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ICT Price Basket (IPB)


Newly released data from ITU's ICT Price Basket (IPB) show that ICT services are getting more affordable worldwide NEW
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Key highlights


  • Consumers are paying 18% less for ICT services than they were two years ago


  • The price for high-speed Internet connections dropped by 52% between 2008 and 2010, compared to a 22% drop in prices for mobile cellular services (Table 1)


  • In developing countries, fixed broadband prices dropped by 52%, compared to 35% in developed countries (Chart 1)


  • Countries with the relatively cheapest broadband prices are high-income economies and include Monaco, Macau (China), Liechtenstein, the US and Austria


  • In 2010, the cost of ICT services averaged 1.5% of GNI per capita in developed countries, compared to 17% of GNI per capita in developing countries (see Chart 2)


  • Customers in 31 countries – all of them highly industrialized economies – pay only the equivalent of 1% or less of average monthly GNI per capita for an entry-level broadband connection but in 19 countries, a broadband connection costs more than 100% of monthly GNI per capita.


  • Relative overall prices decreased by over 50% in Azerbaijan, Bhutan, Sri Lanka, Bangladesh, Venezuela, Guyana, Uganda and Austria (Table 2, left)


  • Nine out of the top ten countries showing the greatest decrease in the ICT Price Basket value were from Africa -  of them had high values (i.e. high prices) to begin with (Table 2, right)


  • While ICT prices are falling in all regions of the world, the greatest price drops occurred in Africa, where fixed broadband prices fell by over 55% and mobile cellular prices by 25%...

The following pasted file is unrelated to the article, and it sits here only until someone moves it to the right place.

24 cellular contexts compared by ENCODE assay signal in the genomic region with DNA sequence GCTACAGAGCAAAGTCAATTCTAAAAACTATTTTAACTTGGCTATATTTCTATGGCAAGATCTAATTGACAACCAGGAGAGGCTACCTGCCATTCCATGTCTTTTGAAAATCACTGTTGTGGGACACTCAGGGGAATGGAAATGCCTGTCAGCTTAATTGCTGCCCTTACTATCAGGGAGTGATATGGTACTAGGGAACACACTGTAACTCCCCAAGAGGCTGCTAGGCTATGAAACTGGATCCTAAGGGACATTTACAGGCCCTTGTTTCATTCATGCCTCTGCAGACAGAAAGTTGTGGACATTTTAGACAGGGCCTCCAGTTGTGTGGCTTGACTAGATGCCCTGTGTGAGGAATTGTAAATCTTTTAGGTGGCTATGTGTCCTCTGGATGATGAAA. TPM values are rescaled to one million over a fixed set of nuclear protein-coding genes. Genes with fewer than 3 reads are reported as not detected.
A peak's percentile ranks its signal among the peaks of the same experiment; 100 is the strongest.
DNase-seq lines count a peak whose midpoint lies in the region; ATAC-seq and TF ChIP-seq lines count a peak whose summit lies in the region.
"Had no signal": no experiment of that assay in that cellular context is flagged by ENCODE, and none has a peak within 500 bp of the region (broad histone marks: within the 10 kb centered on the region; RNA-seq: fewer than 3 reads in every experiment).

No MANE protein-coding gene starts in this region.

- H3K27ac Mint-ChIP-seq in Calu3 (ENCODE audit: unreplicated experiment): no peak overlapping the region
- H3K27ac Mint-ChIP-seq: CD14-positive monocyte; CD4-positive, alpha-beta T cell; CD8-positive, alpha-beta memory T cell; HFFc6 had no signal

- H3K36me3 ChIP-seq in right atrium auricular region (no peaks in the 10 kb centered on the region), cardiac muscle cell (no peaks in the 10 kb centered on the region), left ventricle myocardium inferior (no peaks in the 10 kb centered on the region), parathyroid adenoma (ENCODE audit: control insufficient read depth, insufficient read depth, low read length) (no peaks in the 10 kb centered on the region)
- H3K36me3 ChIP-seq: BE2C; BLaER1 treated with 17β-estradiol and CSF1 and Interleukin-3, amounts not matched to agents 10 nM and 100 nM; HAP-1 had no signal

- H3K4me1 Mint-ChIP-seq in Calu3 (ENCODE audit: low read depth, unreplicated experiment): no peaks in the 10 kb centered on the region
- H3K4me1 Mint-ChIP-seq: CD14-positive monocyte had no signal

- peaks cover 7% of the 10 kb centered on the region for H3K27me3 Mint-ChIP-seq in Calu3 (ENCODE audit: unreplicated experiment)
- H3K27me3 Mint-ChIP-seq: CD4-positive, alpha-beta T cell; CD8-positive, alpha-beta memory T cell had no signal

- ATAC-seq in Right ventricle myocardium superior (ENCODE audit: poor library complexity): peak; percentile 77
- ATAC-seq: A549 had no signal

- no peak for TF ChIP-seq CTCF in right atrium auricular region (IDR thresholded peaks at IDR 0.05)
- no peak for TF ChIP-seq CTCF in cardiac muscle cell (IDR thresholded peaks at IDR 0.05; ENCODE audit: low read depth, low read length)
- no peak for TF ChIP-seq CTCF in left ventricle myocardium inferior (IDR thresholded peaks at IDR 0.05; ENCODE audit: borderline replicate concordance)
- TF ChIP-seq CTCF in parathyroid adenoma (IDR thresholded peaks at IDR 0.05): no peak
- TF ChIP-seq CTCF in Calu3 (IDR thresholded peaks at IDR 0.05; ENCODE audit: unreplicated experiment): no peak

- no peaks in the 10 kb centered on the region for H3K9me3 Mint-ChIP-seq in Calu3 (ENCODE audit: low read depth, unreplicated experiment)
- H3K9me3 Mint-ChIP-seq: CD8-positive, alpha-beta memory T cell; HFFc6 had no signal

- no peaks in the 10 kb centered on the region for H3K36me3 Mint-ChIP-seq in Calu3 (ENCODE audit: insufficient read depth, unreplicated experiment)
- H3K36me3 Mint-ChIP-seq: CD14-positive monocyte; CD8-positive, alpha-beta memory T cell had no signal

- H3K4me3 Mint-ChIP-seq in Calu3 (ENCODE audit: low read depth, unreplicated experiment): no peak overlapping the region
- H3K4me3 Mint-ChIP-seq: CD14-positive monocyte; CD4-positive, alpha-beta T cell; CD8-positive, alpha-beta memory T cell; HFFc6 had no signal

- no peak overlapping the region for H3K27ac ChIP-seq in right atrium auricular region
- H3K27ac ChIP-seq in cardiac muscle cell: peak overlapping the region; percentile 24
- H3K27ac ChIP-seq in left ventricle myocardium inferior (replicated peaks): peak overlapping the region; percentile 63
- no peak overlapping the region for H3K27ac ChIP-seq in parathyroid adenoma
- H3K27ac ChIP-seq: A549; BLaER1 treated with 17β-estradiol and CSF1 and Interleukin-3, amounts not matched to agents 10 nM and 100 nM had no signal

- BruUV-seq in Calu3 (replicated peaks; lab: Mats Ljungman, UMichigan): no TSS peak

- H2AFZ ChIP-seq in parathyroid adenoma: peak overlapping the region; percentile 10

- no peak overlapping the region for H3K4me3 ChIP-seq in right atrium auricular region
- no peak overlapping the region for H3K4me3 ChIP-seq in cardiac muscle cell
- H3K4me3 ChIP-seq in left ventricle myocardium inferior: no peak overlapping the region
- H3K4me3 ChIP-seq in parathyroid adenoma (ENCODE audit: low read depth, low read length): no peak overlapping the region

• ...but Africa continues to stand out for its relatively high prices. Fixed broadband Internet access in particular remains prohibitively high and costs on average almost three times the monthly average per capita income(Chart 3)


Table 1: ICT Price Basket and sub-baskets, 2008 and 2010

Source: ITU


Chart 1: Fixed broadband sub-basket by level of development,
2008 and 2010

Source: ITU


Chart 2: ICT Price Basket by level of development, 2008 and 2010

Source: ITU

About the IPB


ITU’s ICT Price Basket (IPB) is a composite affordability measure based on three sub-baskets – fixed telephone, mobile cellular and fixed broadband Internet services – and computed as a percentage of average Gross National Income (GNI) per capita. As a comprehensive benchmarking tool, the IPB monitors the relative price of ICT services and provides an indication of how affordable services are across countries, and over time.


Published annually, the latest IPB compares 2008 and 2010 tariffs at global and regional levels and highlights the difference in prices between developed and developing regions. Covering 165 economies, it is the only price basket to monitor the affordability of ICT services worldwide.


Data from ITU's 2010 IPB were released at the WSIS Forum 2011. The full details and results of the 2010 IPB will be released in September 2011, in the Measuring the Information Society Report 2011.



  Table 2: Ten economies with the greatest decrease in the ICT Price Basket,
sorted by relative change (top) and value change (bottom)

 Source: ITU


Chart 3: ICT sub-baskets by region and by level of development,
2008 and 2010

Note: The IPB is a composite basket that includes three tariffs sets, referred to as sub-baskets: fixed telephone, mobile cellular and fixed broadband Internet services. The IPB is the value derived from the sum of the price of each sub-basket as a percentage of a country’s monthly GNI per capita, divided by three. The cost of each sub-basket as a percentage of monthly GNI per capita is limited to/capped at a maximum value of 100, so that the final price basket value may vary between a theoretical ‘zero’ (ICT services are for free) and 100 (the price of all three sub-baskets is equal to, or exceeds, the monthly GNI per capita). However, the three sub-baskets , as presented in this chart, are not capped at a maximum of 100 and in the case of fixed broadband, some countries exceed 100 (i.e. the cost of fixed broadband services exceeds the monthly GNI per capita).
Source: ITU




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Updated : 2011-05-19